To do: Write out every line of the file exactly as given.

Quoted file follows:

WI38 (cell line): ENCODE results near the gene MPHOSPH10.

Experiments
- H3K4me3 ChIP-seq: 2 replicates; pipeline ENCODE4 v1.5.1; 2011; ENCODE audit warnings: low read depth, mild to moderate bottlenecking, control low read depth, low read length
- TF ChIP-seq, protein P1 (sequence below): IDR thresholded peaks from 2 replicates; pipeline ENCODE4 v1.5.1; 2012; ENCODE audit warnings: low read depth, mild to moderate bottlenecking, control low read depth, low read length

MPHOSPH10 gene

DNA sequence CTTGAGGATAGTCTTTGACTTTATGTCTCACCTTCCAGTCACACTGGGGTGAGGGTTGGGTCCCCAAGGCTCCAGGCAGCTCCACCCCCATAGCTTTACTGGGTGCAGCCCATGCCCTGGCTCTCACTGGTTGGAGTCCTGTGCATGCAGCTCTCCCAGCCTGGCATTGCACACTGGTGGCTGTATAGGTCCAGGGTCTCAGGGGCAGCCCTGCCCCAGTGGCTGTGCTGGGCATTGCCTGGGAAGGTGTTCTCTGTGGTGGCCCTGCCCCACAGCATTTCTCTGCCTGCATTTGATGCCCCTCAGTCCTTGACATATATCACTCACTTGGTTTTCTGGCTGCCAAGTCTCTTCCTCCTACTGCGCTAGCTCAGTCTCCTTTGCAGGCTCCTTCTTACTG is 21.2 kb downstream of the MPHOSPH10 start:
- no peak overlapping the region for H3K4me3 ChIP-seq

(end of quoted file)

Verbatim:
WI38 (cell line): ENCODE results near the gene MPHOSPH10.

Experiments
- H3K4me3 ChIP-seq: 2 replicates; pipeline ENCODE4 v1.5.1; 2011; ENCODE audit warnings: low read depth, mild to moderate bottlenecking, control low read depth, low read length
- TF ChIP-seq, protein P1 (sequence below): IDR thresholded peaks from 2 replicates; pipeline ENCODE4 v1.5.1; 2012; ENCODE audit warnings: low read depth, mild to moderate bottlenecking, control low read depth, low read length

MPHOSPH10 gene

DNA sequence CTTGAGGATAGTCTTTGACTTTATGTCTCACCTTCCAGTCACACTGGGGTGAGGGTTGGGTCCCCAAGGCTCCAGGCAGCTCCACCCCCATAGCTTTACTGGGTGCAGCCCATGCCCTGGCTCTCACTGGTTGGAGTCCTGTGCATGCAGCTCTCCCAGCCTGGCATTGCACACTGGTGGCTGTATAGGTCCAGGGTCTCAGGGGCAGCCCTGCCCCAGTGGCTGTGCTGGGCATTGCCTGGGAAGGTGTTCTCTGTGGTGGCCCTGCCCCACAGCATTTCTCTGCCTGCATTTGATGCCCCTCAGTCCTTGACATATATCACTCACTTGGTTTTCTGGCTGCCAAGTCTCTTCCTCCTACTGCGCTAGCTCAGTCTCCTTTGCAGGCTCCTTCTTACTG is 21.2 kb downstream of the MPHOSPH10 start:
- no peak overlapping the region for H3K4me3 ChIP-seq